But, oh, the lyrics. After a year-plus of having unstable ground beneath us, of fretting about the future, and of diverse and sometimes brawny forms of diffidence, “ Worth It ” comes in to remind us of who we are and the baron and possibility that lies within each of us. For the spiritually-minded, Mark ’ second lyrics “ Open up the ceiling / Come on let the sleep together in ” remind us that we aren ’ thymine in the struggle alone. It ’ s telling that I have both wept to this song, and besides caught myself speeding on the expressway while listening, carried aside by its ability. — Scott Dallavo, KCRW DJ
From first listen to the single “ Don ’ triiodothyronine Hold Back ” by Chicago-based R & B/dance duet Drama, I was hooked. Singer Via Rosa ’ south vocals sit beautifully in the pocket of this alcoholic mid-tempo groover that grab you and doesn ’ t lease go. Its gorgeous house music barely makes you sway from side to side for the duration of this three-and-a-half minute escapade. — Raul Campos, KCRW DJ
“ Creatures, ” a highlight off of Viagra Boys ‘ latest LP “ Welfare Jazz, ” has “ show closer ” written all over it. While 2018 ’ s “ Sports “ is probably the Boys ‘ most celebrated birdcall, “ Creatures ” might prove to be the swedish post-punk outfit ’ s most resonant. The “ person ‘s Great Version ” ( possibly a nod to LCD Soundsystem ? ) that appears on the “ Shrimptech Ecstasylab ” EP strips the original translation gloomy to its skivvies and remakes the Viagra Boys ‘ rallying cry into something approaching a profound statement. — Travis Holcombe, KCRW DJ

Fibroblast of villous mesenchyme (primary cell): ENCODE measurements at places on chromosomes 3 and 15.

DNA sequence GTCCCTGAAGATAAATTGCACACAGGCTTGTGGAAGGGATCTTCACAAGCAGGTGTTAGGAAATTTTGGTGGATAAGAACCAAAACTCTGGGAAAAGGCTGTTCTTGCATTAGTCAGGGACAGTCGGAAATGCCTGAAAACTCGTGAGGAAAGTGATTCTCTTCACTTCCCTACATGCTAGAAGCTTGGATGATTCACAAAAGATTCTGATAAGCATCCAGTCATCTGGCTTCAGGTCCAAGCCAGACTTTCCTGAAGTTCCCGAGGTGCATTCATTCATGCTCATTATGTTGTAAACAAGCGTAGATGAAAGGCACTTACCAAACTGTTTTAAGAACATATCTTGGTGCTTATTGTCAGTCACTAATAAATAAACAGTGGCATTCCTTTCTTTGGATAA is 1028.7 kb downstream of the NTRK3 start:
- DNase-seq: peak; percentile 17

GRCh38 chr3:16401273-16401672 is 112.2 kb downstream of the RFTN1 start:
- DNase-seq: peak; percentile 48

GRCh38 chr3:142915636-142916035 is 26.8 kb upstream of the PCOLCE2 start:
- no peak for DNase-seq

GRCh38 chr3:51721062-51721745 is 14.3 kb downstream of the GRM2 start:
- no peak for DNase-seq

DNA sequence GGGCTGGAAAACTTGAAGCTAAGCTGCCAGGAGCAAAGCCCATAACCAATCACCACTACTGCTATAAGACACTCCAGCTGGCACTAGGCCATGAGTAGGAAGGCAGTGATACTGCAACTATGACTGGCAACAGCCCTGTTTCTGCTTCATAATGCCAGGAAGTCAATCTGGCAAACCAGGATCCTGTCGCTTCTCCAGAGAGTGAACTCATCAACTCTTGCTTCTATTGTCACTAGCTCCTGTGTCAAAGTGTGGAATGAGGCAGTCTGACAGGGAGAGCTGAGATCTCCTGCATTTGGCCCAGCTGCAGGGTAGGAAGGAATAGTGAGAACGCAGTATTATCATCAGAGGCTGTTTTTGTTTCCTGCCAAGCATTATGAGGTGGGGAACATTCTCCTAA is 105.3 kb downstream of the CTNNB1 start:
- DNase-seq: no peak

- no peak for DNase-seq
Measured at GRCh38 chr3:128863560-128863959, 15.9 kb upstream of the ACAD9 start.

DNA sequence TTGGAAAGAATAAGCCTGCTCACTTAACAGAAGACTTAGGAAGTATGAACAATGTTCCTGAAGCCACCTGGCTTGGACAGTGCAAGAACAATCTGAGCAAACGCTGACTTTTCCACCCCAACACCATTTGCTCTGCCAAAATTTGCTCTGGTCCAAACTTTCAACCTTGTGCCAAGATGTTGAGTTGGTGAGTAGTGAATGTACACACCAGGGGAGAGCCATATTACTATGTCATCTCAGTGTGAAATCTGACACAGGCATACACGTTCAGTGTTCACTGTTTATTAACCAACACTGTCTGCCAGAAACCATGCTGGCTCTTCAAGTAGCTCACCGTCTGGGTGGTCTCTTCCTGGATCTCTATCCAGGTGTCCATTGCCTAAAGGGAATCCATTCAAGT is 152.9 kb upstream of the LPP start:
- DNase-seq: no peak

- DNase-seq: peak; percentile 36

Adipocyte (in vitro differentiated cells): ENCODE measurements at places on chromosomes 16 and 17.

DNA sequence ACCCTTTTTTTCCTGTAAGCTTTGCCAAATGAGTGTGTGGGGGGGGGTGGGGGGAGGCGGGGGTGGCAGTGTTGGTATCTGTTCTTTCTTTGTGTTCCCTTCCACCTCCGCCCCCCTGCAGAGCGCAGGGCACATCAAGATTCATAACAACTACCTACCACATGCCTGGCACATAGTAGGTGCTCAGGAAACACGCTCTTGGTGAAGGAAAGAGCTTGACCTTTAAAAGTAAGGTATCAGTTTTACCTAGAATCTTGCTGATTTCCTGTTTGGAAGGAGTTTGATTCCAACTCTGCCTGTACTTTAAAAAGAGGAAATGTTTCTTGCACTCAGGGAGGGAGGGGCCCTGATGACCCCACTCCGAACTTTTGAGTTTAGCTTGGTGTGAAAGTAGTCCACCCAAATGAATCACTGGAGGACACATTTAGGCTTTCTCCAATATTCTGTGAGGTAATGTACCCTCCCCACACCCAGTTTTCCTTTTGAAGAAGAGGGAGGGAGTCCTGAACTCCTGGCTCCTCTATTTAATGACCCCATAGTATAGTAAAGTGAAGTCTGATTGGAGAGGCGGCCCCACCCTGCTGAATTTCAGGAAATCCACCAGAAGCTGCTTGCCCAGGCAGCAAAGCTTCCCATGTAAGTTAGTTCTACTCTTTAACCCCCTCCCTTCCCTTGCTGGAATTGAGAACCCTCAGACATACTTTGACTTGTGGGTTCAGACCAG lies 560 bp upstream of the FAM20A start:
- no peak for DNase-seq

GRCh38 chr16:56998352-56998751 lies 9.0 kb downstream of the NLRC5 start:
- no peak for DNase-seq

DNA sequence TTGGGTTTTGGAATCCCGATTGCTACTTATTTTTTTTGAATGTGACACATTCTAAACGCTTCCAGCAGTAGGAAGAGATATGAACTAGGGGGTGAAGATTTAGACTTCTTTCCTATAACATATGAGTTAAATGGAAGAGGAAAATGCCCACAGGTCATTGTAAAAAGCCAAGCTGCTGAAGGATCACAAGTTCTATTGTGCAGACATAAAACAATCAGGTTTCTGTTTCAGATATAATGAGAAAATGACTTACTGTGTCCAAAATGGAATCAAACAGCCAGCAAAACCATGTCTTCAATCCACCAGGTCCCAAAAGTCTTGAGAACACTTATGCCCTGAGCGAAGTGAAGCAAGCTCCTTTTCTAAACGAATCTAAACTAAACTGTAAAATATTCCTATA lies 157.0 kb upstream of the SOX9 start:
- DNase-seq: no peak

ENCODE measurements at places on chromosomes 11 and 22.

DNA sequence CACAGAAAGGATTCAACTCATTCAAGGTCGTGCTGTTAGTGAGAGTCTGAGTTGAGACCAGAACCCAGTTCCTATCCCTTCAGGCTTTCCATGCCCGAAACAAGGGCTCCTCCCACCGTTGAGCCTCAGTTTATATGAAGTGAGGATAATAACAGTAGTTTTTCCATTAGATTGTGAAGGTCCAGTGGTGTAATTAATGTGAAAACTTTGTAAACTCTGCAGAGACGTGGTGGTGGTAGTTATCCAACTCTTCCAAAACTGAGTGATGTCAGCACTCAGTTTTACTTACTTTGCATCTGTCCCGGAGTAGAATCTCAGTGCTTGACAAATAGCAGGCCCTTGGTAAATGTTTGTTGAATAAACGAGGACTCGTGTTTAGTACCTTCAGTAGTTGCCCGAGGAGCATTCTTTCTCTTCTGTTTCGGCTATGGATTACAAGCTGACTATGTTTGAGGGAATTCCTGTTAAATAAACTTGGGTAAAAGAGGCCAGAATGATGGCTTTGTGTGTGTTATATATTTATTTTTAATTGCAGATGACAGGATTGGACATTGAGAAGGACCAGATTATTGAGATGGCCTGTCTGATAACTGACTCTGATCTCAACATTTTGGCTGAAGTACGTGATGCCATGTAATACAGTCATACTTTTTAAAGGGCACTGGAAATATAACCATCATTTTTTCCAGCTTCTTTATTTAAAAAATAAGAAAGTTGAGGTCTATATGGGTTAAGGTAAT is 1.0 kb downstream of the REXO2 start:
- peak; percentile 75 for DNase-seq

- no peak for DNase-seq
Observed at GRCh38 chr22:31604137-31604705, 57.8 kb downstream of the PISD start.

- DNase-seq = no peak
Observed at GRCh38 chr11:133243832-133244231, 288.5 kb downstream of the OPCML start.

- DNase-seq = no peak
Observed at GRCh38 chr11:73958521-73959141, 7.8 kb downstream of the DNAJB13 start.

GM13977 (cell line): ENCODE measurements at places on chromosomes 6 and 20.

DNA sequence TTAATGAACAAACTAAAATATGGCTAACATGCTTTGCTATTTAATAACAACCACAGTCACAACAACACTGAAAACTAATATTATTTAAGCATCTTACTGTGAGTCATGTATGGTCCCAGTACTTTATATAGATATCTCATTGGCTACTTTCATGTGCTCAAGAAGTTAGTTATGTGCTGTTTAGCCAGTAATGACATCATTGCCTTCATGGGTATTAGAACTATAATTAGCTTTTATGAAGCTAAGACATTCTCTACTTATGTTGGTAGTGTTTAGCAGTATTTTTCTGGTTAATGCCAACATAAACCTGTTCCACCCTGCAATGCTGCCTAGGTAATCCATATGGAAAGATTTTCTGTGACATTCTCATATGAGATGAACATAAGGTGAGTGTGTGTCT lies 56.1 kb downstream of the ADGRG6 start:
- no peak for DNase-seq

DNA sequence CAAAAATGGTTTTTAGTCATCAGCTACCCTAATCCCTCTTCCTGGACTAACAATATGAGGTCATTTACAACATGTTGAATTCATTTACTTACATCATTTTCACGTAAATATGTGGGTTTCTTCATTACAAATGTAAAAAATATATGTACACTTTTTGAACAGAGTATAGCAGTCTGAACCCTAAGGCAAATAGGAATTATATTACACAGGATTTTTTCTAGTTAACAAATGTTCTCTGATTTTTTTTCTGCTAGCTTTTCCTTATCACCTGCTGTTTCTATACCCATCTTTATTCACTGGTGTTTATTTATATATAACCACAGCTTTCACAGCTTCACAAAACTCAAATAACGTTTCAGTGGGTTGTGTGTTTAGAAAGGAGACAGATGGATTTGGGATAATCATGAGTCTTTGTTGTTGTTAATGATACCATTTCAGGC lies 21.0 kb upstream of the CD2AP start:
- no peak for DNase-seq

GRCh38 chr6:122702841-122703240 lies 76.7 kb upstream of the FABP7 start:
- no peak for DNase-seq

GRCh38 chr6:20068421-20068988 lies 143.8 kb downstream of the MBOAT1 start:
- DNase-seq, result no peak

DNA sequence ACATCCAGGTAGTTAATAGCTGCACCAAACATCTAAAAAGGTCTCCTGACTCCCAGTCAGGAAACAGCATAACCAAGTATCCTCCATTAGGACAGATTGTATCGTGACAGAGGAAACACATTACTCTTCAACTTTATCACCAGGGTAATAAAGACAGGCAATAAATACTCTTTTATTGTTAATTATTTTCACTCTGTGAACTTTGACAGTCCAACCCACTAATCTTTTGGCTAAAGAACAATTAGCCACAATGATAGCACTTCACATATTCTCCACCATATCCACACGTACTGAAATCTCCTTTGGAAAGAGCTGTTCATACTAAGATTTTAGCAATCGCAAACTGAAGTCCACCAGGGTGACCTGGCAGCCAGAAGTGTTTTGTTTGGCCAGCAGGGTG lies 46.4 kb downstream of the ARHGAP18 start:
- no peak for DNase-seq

This sung began its life cycle spinal column in January, when “ Artist to Watch ” Jensen McRae decided to engage in some inquisitive fiction about Phoebe Bridgers making a sung about getting the COVID vaccine on Twitter. From that initial snip, to a subsequent Phoebe Bridgers cosign, to McRae ’ s kind-of spoof tune racking up about 3 million streams on Spotify, “ Immune ” has been profoundly satisfying to track. Once it became an actual song, I listened with the studiousness of a adolescent, obsessed with knowing the chorus by center so that I could conjure it with my own voice on an as-needed footing. Six months late, the need remains. — Marion Hodges, Curator and Administrative Assistant, KCRW Music